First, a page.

On a practical level, restorative practices offers strategies we can use to engage people most directly involved in an incident, such as bringing people together to ask the questions, “What happened?” “Who was harmed and how?” and “What needs to happen to make things as right as possible?”
While it might sound good in theory, restorative practices in schools actually works.
Schools that have embraced restorative practices have seen increases in attendance, graduation rates, and academic performance. Use of school-based restorative practices has made a dent in the school-to-prison pipeline by challenging the discouraging disparities — racial and otherwise — of who gets disciplined and how.
Because of restorative practices, fewer students of color, low-income students, LGBTQ students, and students with disabilities are getting pushed out of schools and into the corrections system.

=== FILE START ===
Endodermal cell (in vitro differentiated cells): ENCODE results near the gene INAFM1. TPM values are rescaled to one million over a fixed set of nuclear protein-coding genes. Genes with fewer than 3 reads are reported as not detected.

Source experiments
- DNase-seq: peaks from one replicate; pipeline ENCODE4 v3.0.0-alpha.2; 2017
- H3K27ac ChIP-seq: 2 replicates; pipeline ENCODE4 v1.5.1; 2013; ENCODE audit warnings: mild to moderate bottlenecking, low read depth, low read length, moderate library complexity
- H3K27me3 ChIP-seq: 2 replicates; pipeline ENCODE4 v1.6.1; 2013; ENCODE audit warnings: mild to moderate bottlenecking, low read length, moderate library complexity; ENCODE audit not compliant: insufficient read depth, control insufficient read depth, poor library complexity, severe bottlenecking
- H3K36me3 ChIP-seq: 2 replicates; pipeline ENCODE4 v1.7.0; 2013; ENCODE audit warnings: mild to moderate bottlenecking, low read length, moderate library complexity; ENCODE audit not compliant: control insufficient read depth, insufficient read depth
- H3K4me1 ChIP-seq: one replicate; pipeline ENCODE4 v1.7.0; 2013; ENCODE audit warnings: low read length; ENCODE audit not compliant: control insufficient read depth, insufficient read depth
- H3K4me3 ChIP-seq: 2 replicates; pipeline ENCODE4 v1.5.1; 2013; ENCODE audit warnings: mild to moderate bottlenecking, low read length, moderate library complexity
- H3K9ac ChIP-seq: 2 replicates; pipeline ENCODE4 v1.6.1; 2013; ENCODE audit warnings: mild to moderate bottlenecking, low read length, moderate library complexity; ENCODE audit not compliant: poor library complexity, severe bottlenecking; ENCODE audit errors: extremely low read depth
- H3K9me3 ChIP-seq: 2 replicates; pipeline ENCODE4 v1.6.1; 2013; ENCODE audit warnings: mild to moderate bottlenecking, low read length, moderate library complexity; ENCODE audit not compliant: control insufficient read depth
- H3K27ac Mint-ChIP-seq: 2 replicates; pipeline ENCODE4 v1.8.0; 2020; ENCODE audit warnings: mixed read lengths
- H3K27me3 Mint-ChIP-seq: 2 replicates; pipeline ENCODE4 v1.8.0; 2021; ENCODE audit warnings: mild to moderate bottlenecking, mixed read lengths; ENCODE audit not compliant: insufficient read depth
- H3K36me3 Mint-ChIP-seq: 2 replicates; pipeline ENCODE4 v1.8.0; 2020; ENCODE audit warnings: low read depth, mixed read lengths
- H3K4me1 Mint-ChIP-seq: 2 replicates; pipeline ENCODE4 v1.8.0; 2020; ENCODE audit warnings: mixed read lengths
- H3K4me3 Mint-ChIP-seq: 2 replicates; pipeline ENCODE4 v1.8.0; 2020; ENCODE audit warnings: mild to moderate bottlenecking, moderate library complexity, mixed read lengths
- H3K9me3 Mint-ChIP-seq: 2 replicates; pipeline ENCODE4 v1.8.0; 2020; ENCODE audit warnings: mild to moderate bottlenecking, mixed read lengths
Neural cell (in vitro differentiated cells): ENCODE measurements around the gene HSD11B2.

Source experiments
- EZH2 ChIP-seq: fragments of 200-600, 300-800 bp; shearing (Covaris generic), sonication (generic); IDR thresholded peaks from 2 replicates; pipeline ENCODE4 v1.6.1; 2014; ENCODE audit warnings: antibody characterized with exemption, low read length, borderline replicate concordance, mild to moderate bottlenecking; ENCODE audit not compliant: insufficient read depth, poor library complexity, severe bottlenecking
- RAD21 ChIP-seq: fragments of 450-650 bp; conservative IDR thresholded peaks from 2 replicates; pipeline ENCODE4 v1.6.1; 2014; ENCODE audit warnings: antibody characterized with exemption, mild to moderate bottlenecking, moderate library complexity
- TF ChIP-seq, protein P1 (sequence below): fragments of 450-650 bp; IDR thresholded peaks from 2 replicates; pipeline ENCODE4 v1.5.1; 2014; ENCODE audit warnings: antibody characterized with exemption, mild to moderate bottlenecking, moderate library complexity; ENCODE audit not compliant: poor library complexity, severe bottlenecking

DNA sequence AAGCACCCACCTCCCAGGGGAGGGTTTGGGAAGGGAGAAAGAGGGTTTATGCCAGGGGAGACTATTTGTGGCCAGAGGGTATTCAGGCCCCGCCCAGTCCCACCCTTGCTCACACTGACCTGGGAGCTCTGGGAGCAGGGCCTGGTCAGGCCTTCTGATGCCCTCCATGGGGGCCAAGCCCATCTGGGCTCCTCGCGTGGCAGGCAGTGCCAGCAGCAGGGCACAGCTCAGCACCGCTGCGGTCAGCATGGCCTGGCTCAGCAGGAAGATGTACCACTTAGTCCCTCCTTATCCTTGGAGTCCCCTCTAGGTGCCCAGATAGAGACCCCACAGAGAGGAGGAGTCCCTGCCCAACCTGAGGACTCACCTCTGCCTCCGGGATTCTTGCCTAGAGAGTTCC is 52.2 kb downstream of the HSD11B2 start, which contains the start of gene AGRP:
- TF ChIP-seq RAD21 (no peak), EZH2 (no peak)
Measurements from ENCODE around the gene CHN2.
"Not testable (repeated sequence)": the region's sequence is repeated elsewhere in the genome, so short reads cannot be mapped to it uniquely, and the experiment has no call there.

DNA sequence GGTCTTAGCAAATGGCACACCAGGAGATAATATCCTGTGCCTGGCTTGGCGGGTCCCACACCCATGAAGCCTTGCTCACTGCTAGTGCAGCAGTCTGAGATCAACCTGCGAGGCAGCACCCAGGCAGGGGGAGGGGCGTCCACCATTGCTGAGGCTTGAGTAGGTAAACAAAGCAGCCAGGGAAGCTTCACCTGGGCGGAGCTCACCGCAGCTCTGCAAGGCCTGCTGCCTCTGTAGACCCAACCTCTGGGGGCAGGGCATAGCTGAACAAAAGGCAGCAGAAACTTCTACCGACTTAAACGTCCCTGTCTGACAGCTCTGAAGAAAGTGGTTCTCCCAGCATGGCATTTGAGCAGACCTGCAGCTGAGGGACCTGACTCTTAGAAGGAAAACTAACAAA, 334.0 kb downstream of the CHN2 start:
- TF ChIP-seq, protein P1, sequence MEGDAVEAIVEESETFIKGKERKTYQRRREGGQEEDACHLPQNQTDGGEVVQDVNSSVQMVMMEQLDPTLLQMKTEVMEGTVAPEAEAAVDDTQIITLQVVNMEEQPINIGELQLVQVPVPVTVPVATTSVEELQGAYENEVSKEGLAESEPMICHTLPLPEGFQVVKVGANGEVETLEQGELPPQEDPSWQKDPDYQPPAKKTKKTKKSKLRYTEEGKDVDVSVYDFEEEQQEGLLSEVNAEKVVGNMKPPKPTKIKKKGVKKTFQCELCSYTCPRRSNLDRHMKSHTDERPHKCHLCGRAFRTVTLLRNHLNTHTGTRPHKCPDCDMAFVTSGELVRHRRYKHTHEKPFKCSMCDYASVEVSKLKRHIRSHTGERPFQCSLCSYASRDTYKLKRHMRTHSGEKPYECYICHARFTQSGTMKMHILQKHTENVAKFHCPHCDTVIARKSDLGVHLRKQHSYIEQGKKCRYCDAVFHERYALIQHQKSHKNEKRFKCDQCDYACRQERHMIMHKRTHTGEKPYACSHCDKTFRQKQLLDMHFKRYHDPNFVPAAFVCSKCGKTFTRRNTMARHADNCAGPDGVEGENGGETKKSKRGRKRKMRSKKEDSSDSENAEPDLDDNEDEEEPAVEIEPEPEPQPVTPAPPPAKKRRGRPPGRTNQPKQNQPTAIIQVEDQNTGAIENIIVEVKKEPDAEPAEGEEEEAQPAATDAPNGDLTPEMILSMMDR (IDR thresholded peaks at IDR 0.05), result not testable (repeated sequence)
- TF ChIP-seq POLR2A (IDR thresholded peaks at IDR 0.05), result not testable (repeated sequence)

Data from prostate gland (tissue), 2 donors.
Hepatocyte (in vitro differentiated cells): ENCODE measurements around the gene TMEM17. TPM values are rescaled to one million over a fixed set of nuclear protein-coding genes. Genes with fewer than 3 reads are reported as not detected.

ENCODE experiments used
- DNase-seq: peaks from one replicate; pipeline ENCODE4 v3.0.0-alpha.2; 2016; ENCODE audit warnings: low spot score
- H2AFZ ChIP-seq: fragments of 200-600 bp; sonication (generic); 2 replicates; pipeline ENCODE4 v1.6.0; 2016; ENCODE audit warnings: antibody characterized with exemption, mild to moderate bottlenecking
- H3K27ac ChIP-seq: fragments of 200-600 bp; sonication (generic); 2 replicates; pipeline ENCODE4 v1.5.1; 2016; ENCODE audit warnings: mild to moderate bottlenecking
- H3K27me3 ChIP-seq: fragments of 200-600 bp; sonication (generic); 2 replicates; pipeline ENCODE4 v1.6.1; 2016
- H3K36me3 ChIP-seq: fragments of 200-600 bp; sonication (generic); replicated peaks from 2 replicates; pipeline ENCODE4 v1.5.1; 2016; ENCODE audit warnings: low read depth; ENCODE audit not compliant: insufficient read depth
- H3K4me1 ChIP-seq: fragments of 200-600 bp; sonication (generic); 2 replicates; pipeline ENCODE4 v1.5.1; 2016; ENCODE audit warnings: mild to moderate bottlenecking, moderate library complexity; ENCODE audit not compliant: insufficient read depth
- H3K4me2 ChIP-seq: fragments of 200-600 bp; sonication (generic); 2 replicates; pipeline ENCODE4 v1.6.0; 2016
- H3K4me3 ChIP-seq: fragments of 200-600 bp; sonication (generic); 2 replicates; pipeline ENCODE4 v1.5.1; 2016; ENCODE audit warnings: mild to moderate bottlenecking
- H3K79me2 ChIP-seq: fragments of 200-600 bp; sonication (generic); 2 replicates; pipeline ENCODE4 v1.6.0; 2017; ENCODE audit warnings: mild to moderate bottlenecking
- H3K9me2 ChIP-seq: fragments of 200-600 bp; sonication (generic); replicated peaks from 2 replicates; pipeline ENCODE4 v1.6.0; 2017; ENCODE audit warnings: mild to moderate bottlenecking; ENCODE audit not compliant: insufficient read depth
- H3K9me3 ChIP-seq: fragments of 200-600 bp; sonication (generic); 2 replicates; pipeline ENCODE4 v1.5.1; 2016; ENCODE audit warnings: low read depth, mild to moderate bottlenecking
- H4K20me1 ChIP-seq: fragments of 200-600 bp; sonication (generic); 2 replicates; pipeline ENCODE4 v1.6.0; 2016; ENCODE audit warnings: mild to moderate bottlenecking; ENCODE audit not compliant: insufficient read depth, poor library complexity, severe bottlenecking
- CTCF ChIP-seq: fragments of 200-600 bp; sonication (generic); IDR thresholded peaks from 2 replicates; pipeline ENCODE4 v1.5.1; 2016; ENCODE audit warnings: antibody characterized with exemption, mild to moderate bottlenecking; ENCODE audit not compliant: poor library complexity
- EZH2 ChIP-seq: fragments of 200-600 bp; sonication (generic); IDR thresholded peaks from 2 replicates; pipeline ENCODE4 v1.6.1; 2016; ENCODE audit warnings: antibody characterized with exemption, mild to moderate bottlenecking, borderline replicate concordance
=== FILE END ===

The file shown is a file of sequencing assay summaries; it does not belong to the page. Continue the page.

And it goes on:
Importantly, restorative practices changes how people think about themselves and one another. When a student is suspended or expelled (much like when we incarcerate or otherwise punish adults), the student neither faces the impact of their actions on others nor examines what is happening in their life that led them to do something hurtful.
Schools that are effectively using restorative practices create spaces where students can do this kind of reflection and, in the process, develop into emotionally adept people who can take responsibility, advocate for themselves, and make change.
Why restorative justice? Ultimately, if restorative practices in schools means one fewer young person in the corrections system, I will keep doing what I’m doing.
Luckily, it means so much more than that.